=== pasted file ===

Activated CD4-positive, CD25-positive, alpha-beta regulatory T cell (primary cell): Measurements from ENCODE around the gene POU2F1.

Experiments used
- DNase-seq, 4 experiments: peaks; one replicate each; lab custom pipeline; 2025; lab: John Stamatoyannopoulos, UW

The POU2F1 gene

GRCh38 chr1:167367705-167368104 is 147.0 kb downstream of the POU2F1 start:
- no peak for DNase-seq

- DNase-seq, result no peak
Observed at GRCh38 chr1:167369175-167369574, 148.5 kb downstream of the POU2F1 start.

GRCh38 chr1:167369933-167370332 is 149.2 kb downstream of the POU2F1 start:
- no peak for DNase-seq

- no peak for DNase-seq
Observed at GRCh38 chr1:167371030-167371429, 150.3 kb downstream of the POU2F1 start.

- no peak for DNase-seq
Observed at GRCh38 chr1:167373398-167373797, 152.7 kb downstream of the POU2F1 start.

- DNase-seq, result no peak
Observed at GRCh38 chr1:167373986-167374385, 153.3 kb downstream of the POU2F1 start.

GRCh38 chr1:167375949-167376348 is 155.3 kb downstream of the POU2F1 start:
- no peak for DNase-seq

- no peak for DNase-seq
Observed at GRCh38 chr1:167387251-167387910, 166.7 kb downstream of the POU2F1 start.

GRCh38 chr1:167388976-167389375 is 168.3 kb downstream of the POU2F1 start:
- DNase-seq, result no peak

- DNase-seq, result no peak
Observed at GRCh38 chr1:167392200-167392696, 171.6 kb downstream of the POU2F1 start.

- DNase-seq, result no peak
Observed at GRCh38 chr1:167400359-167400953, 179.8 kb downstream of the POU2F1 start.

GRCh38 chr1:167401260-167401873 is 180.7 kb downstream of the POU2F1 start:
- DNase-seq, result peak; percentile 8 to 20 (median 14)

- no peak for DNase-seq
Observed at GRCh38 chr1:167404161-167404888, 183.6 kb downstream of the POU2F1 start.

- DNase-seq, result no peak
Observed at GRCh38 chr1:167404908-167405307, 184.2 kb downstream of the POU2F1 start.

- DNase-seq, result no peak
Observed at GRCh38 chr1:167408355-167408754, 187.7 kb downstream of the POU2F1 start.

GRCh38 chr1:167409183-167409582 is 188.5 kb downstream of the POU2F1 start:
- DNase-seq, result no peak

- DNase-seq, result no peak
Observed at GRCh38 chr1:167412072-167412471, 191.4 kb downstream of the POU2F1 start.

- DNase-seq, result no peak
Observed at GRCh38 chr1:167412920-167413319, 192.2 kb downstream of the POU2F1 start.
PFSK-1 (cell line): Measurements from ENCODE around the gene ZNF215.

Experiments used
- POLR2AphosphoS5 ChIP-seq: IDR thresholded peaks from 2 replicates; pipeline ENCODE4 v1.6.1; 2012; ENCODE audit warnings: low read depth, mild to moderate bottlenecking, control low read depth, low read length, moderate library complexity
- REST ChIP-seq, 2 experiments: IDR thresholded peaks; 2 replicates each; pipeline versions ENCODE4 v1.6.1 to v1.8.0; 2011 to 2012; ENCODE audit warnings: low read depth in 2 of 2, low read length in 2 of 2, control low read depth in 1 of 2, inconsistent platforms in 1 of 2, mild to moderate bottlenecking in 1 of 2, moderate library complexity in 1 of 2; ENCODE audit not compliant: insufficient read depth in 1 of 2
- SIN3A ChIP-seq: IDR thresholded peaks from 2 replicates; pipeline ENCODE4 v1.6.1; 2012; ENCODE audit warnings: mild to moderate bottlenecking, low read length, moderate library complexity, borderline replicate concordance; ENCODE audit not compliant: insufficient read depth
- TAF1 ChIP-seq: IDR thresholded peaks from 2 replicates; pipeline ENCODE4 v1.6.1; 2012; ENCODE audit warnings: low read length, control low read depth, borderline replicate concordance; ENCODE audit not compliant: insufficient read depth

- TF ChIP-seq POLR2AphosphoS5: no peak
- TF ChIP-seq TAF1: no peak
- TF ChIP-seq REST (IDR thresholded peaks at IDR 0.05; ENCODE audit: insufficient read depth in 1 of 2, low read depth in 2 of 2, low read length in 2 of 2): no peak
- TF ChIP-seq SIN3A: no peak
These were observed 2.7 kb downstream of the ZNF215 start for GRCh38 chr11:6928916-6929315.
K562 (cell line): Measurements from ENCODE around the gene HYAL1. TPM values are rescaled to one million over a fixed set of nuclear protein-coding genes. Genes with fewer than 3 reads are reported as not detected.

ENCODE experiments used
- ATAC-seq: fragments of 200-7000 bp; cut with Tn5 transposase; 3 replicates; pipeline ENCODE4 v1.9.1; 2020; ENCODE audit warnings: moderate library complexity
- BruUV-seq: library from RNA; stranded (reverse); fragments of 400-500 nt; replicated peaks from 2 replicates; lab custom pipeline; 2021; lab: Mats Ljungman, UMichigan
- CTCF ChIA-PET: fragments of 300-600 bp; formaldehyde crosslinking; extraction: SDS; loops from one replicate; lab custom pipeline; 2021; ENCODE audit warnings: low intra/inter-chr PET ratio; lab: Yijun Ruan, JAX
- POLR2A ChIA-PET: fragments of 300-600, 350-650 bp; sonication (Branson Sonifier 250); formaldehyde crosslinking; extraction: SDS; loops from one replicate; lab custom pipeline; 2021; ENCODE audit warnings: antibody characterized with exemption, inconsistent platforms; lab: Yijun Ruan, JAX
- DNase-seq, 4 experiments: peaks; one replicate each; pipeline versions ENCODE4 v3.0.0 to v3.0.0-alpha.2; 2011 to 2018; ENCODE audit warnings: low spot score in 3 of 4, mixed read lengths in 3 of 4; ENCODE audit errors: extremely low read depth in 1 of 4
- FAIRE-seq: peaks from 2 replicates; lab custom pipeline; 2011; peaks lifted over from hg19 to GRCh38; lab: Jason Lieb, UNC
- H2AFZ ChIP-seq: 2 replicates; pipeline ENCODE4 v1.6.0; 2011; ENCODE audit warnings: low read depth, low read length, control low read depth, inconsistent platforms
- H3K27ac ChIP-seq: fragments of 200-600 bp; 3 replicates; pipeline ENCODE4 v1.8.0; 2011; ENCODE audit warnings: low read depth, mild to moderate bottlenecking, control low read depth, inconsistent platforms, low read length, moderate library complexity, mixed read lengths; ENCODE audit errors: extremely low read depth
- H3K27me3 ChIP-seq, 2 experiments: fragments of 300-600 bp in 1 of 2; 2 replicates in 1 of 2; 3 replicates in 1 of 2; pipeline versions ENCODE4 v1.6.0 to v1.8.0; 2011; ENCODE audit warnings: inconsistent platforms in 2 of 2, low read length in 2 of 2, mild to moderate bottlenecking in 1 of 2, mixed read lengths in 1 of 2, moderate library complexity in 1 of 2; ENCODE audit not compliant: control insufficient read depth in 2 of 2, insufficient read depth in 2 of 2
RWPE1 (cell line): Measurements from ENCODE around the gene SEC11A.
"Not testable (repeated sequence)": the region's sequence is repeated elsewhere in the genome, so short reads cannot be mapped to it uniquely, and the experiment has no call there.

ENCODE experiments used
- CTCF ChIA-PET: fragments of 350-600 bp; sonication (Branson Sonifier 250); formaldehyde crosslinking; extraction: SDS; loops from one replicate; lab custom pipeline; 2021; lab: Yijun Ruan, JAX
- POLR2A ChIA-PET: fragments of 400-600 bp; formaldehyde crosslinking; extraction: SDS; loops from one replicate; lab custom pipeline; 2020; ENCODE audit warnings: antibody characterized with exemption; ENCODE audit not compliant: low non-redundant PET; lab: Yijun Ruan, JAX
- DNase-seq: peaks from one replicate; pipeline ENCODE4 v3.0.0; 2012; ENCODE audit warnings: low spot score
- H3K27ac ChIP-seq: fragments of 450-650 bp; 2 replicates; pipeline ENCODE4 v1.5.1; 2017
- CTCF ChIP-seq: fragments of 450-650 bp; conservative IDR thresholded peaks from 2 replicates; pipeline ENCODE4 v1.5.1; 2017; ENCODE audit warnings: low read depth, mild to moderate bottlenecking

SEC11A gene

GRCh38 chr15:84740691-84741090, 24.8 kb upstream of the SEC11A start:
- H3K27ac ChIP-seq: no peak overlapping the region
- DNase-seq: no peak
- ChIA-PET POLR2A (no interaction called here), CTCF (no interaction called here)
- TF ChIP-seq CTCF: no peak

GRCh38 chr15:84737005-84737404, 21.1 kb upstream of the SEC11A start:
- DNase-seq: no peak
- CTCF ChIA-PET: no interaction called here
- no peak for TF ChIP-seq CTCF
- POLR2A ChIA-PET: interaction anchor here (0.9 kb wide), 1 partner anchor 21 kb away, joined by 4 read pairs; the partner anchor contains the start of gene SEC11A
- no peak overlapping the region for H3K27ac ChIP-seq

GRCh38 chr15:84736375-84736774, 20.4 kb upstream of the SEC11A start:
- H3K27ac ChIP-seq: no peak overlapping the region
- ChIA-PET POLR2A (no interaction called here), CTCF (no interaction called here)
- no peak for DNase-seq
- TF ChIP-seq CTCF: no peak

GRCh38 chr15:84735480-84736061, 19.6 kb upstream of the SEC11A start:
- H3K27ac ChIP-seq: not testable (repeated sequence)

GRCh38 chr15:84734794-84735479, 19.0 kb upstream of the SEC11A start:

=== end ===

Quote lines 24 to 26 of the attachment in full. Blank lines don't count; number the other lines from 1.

Observed at GRCh38 chr1:167392200-167392696, 171.6 kb downstream of the POU2F1 start.

- DNase-seq, result no peak
Observed at GRCh38 chr1:167400359-167400953, 179.8 kb downstream of the POU2F1 start.